Briefs

QuantumSphere Inc. has filed for a U.S. patent on a water purification process that serves as a more energy-efficient alternative to current desalination methods.

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Company Files Patent for Energy-Efficient Water Desalination System

QuantumSphere Inc. has filed for a U.S. patent on a water purification process that serves as a more energy-efficient alternative to current desalination methods.

The company intends to commercialize the “forward osmosis” technology to address the challenge of growing demand for potable water. The forward osmosis process uses certain organic solutions to separate water from salt water or polluted water in an osmotic purification process. The company has constructed a prototype system that can purify several gallons of water a day for demonstration purposes and intends to scale the process with large development partners to serve large-scale municipal drinking supplies.

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The QuantumSphere process will provide an alternative to thermal desalination and reverse osmosis desalination processes that require more energy than the forward osmosis process it has developed.

“Today, most high-volume thermal desalination is conducted at complex plants in the Middle East, where an inexpensive oil supply makes it more practical than most other parts of the world,” said Subra Iyer, principal technologist for QuantumSphere. “The reverse osmosis process also requires tremendous amounts of energy for desalination.

“The forward osmosis process we've developed can purify water at less than 3,000 kWh per acre foot, which is approximately 70% cheaper than the energy cost of traditional reverse osmosis processes.”

The company is seeking development partners to further refine and scale the process to make it a commercially viable large-scale process for seawater desalination.

Forward osmosis using the company's proprietary process can also purify brackish and polluted water. The process uses a semi-permeable membrane to separate water from salt water into a special organic solution across the membrane. The diluted organic solution is then warmed to cause the specially formulated organic solute to drop out, leaving only fresh drinking water after a final purification step through activated charcoal.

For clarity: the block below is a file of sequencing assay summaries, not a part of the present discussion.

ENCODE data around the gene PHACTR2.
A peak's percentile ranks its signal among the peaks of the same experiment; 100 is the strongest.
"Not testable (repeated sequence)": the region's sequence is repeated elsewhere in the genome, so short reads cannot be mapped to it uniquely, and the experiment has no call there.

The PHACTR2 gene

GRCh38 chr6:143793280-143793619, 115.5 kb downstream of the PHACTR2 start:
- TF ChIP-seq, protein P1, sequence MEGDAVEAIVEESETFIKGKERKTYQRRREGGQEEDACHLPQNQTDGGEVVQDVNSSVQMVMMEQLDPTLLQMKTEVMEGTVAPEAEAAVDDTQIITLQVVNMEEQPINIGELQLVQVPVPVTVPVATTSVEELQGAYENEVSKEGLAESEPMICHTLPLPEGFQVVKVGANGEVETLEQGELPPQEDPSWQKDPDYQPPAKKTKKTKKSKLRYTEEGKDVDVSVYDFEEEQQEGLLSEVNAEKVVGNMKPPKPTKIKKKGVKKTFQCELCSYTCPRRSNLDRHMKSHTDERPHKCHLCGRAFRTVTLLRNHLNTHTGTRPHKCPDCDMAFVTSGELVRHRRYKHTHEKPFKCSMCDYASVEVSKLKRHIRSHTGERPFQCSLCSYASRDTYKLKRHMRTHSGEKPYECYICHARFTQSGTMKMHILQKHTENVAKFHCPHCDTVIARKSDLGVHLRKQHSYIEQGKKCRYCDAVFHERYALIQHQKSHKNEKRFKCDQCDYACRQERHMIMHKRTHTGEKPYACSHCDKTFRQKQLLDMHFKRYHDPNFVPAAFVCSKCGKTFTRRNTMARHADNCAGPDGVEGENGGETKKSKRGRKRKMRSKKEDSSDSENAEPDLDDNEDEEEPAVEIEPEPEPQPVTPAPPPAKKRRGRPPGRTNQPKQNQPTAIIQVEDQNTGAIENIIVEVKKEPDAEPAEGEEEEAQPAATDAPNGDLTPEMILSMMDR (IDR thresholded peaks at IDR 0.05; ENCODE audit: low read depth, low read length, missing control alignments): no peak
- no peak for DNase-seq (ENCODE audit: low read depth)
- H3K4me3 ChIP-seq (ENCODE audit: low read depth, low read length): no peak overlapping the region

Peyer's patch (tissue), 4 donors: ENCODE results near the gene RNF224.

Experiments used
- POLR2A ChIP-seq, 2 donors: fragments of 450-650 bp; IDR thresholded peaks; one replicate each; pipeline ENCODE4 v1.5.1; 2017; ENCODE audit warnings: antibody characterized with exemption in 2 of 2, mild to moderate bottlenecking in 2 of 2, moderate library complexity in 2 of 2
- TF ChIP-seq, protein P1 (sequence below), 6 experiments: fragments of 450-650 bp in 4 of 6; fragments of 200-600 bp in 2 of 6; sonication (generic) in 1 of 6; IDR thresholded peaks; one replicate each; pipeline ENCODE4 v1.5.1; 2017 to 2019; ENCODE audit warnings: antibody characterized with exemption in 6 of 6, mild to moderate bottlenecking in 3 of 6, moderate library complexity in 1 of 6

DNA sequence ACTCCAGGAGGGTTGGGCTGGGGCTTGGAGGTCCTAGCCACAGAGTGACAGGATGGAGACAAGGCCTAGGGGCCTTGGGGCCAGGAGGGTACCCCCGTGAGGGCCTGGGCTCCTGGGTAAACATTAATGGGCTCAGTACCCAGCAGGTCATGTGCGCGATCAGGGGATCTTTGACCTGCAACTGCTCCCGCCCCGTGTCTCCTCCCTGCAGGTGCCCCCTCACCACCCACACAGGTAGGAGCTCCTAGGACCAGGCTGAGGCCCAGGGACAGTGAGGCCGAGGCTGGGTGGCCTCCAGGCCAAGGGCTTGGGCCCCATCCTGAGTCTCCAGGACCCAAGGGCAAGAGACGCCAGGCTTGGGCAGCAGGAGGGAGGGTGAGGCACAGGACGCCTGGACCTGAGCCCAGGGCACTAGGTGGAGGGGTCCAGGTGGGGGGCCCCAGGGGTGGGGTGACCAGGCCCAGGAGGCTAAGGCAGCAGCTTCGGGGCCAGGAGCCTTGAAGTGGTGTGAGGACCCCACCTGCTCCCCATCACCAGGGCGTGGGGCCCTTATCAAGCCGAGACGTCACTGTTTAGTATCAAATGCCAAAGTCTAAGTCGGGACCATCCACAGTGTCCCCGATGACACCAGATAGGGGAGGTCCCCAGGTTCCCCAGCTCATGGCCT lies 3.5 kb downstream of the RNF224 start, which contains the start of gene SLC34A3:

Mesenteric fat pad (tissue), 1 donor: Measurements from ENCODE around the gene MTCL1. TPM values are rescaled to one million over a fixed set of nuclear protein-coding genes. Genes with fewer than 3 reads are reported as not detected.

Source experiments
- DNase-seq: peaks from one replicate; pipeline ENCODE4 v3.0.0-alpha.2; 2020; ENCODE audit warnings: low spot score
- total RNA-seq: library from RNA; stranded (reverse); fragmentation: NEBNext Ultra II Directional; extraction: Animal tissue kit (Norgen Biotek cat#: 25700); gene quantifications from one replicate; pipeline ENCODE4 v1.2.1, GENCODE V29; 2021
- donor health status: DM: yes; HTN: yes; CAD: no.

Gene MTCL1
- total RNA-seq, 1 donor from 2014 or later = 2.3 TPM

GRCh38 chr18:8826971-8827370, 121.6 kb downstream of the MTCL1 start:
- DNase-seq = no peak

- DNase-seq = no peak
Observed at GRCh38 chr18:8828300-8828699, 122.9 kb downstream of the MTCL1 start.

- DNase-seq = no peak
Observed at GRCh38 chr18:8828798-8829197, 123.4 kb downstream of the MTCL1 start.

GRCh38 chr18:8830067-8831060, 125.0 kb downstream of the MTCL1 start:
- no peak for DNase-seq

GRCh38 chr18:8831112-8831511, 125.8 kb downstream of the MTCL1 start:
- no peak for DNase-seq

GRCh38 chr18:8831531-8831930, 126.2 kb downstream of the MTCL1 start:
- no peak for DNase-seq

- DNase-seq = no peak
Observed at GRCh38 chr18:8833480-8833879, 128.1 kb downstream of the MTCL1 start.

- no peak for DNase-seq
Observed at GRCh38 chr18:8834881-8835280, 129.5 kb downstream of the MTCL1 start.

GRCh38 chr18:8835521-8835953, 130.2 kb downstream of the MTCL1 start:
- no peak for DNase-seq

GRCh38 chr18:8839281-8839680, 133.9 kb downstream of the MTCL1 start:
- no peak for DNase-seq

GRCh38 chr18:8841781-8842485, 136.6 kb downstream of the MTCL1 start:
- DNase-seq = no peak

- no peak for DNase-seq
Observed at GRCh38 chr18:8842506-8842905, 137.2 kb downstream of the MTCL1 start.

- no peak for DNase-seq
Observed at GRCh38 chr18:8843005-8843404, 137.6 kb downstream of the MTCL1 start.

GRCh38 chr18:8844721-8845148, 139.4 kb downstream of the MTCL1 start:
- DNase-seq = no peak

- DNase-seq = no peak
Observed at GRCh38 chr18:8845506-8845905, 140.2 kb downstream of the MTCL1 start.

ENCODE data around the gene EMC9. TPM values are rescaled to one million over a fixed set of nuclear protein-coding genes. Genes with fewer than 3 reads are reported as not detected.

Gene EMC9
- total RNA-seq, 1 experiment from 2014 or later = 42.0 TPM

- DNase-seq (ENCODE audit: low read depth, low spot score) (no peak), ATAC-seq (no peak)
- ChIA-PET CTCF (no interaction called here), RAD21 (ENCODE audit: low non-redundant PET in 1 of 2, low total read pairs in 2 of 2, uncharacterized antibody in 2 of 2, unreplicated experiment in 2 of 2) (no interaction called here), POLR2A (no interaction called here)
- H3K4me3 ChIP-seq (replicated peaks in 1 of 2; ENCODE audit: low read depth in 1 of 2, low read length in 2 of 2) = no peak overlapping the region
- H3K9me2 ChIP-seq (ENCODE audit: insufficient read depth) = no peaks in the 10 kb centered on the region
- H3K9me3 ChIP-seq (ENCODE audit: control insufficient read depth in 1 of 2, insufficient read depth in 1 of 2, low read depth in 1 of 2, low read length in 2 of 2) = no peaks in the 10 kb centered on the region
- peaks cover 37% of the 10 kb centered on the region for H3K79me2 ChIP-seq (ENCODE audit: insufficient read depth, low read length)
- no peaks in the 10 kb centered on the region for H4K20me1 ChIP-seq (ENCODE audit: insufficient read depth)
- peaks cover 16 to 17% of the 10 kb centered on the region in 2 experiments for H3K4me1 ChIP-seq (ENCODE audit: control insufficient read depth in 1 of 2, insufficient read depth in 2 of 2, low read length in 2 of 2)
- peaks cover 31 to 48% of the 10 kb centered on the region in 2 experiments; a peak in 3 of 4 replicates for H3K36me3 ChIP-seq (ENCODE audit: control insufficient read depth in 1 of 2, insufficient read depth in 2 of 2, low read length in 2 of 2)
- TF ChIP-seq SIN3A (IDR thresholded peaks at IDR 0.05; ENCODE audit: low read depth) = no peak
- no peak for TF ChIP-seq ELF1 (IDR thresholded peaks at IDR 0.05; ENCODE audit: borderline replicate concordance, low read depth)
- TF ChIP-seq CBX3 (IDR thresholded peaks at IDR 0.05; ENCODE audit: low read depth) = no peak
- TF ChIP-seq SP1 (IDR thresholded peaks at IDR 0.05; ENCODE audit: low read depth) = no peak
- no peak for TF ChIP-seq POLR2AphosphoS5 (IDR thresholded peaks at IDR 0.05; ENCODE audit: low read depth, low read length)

QuantumSphere expects to build larger prototypes to accelerate the water purification rate of forward osmosis to 1,000 gallons a day and then 10,000 gallons a day, the latter being sufficient to supply a hotel or a seaside resort. Within three years, the company will address larger engineering challenges to bring the rate up to a million gallons a day, or enough to supply a small municipality.

For more information on QuantumSphere and its products, visit www.qsinano.com.


Membranes Help Make Plant More Cost Efficient

Dow's fouling-resistant Filmtec™ Reverse Osmosis (RO) membrane technology was used to modify the feedwater source of the DECO water treatment facility in Terneuzen, The Netherlands, with minimal changes to the plant design. DECO is operated by Evides Industriewater B.V. and provides Dow's Terneuzen site with process water.

Initially, the DECO water plant's feedwater source was river estuary water. After the re-engineering, the plant was supplied with the effluent of Terneuzen's municipal wastewater treatment facility. Although the organic fouling potential of the feedwater significantly increased, the retrofit was achieved through the replacement of the existing membrane modules with Dow's latest high-performance fouling-resistant brackish water membranes. Additionally, the feed pumps were changed and slight modifications were done for piping.

The benefit of this retrofit is double: Water recovery increased by 20 percent while the operational costs diminished by 50 percent, due to the lower feed pressure requirement. In addition, the city's wastewater is no longer discharged to the sea.